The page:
Let the snowflakes dance! Let them out so they can flit and flutter delicate as the wind pushes and pulls. Let them reign free moving about the stage delighting, enchanting.
It is no secret that Peter Ilyich Tchaikovsky's The Nutcracker is a Christmas classic. Young and old people enter theaters around the world to have their and ears and eyes filled with sugar plum joy. In this case, I am just like the masses.
I think I was about 6 or 7 the first time I went to see The Nutcracker. My grandmother got my sister and I new outfits and toted us off to the Majestic Theater to watch, what I now sentiment as the beginning of Christmas. From that year forward it became tradition. Whether it be a professional ballet troupe or a variation at a local university, we saw the gambit. This ballet became a unifying presence within the matriarch of my family.
My YiaYia would pick us up and the adventures of Christmas would begin. This outing taught us grace, etiquette and how to properly enjoy ballet. YiaYia would purchase tickets year after year in varying locations within the theater so we could discuss and compare views, quality of sound and overall experience. We became self-proclaimed scenery and costume critics. It was the maker of memories I cherish.
As you know, ballet should not be viewed too close, otherwise, the delicate snowflakes and flowers land thud. With press tickets this year, we were a tad close and had a few of those moments. When you purchase tickets, a recommendation would be to sit center orchestra towards the back or center front mezzanine. From here, you will have wonderful views free from any notion that these dancers are actually people with weight. They will just gloss across the floor, leaping into the air as if defying gravity. (Sean Omandam and Kevin Gaël Thomas did exactly this during the Russian Candy Cane dance. Full body splits mid-air and multiple times. They were a true highlight.)
From a purely aesthetic point-of-view, the snowflake and flower costumes of the chorus were spot-on. Jose Varona did a spectacular job. The precision and delicacy coupled with the blended talent of the dancers had you believing these snowflakes were real and moving. The dance of the flowers proved similar and truly enchanting.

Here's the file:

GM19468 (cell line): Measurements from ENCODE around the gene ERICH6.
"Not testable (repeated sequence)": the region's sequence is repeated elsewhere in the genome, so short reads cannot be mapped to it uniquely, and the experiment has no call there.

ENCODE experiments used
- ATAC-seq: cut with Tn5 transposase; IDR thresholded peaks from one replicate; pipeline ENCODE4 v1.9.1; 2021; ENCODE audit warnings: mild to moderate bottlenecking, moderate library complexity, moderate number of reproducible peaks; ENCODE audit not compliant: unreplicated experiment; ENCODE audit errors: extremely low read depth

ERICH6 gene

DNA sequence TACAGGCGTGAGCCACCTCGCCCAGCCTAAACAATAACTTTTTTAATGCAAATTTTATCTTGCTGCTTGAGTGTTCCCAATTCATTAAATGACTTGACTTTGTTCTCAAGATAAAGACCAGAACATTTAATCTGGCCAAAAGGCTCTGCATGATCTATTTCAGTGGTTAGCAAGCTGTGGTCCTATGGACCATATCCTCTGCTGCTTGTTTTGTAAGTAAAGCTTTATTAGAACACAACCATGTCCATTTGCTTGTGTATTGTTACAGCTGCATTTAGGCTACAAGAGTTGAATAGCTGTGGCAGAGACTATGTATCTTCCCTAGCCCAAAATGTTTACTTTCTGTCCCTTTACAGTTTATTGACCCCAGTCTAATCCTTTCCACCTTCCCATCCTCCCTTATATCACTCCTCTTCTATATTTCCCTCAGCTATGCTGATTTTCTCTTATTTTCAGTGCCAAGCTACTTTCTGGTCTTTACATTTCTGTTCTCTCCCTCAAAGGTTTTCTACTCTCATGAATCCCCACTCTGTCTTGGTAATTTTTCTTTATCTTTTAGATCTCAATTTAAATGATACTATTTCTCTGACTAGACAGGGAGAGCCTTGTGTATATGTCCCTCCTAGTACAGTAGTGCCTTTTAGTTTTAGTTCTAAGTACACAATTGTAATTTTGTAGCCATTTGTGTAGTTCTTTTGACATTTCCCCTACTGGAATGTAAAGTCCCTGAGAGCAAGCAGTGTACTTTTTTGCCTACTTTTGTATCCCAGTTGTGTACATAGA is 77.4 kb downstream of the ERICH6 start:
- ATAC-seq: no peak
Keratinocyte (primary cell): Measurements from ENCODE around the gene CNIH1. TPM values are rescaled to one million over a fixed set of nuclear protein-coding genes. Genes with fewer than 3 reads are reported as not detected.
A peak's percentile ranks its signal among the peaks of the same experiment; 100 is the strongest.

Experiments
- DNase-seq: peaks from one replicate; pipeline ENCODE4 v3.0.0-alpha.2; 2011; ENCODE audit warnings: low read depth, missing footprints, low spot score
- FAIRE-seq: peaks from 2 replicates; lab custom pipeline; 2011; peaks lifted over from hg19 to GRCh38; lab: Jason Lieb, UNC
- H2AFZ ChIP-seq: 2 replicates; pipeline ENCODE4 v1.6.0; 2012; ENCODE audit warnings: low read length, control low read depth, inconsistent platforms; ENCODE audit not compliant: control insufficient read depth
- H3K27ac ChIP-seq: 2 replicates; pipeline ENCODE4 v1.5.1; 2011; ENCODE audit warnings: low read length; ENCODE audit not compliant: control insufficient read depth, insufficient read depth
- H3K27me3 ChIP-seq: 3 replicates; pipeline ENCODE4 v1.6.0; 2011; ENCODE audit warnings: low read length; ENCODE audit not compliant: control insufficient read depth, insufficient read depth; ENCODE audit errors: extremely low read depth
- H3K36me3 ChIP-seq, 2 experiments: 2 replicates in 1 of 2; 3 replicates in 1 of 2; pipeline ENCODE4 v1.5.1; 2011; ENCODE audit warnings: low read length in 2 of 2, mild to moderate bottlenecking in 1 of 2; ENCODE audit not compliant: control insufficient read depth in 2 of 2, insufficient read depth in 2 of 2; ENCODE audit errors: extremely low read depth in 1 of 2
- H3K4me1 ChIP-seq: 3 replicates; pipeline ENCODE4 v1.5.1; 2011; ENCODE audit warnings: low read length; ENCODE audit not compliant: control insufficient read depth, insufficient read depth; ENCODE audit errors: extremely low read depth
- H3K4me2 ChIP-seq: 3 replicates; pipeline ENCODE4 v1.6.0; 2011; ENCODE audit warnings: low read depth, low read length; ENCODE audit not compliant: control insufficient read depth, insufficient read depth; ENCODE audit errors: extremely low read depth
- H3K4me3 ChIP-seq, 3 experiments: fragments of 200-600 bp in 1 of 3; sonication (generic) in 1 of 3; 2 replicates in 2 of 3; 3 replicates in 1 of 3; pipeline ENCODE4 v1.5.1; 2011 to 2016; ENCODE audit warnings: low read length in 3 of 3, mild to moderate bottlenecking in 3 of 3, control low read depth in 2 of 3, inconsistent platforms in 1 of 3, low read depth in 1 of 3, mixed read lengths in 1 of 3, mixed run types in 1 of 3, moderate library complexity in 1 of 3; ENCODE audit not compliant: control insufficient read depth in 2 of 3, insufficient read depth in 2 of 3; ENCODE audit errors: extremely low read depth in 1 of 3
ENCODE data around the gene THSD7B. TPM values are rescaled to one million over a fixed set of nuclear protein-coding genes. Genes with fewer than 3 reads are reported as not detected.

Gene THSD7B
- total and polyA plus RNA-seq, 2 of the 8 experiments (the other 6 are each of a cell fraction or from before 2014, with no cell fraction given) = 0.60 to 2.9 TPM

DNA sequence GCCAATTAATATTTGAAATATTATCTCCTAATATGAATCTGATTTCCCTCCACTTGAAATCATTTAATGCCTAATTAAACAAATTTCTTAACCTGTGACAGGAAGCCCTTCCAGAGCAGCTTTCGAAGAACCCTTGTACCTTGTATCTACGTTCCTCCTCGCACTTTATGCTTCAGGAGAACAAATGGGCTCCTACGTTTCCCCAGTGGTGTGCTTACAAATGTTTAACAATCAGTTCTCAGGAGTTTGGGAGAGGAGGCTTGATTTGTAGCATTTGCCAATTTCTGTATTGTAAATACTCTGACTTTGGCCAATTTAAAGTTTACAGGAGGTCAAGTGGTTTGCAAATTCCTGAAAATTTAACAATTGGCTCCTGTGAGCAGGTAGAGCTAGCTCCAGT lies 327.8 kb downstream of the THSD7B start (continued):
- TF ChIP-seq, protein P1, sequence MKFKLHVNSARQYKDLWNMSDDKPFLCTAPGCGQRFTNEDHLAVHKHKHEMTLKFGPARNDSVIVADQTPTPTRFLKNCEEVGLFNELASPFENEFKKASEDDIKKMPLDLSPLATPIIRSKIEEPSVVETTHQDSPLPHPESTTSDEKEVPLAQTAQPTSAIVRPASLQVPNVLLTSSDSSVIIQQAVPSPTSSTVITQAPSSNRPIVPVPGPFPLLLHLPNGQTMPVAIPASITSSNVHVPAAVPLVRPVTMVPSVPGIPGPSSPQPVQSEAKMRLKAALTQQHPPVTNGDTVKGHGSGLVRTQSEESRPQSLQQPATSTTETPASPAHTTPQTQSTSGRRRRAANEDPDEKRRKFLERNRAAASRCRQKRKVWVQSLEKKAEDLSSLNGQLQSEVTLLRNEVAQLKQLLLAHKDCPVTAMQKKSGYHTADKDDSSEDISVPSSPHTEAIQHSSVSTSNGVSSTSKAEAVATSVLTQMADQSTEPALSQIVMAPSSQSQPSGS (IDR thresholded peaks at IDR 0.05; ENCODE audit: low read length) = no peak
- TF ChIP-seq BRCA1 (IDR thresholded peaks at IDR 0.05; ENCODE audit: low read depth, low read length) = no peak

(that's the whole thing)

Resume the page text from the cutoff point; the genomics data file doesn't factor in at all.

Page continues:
The set was heavy on tapestry and felt confined in Act I with stairs and wooden accents for the Stahlbaum home. It then lifted and opened as the journey moved to the Kingdom of the Sugar Plum Fairy.
Had I seen last night's performance with my YiaYia, who is now 86 and lives in a different state, we would have had a post-performance checklist commentary. It would have included the following: did we like Clara, how were the costumes, did the set meet our expectations, did Sugar Plum enchant?
Hoping she will read this, I will respond with the following: Clara did well. The costumes, as mentioned, were wonderful. The set met expectations with the dance of the snowflakes turning into a true wonderland fantasy. Sugar Plum maintained precision and form. The show stoppers though were the snowflakes and flowers. The Colorado Ballet chorus was a hit! Coming in a close tie for second would be the Russian Candy Canes and the Marzipan.
Were I to ask a child in the audience his/her favorite part, I think is might have been the rats. The rats were large and plush, complimenting their jovial movements and play with the audience. There were actually quite a few tender and comical moments in this year's variation from the opening with the 2013 Sugar Plums to the Chinese Tea Dragon riding off with its dancer. The amount of laughter and smiles exploding throughout the performance makes it one to recommend.
There may not be much snow on the ground right now, but the snowflakes inside the theater were awe-inspiring. Grab your child, niece, nephew, grandchild, a neighbor's child and go see Chrismas live. The joy of dance and the joy of the holidays is one to be shared. My hope is that this experience will cause the same kind of giddiness and fond leap down memory lane for others years to come.
All photo credits to Mike Watson.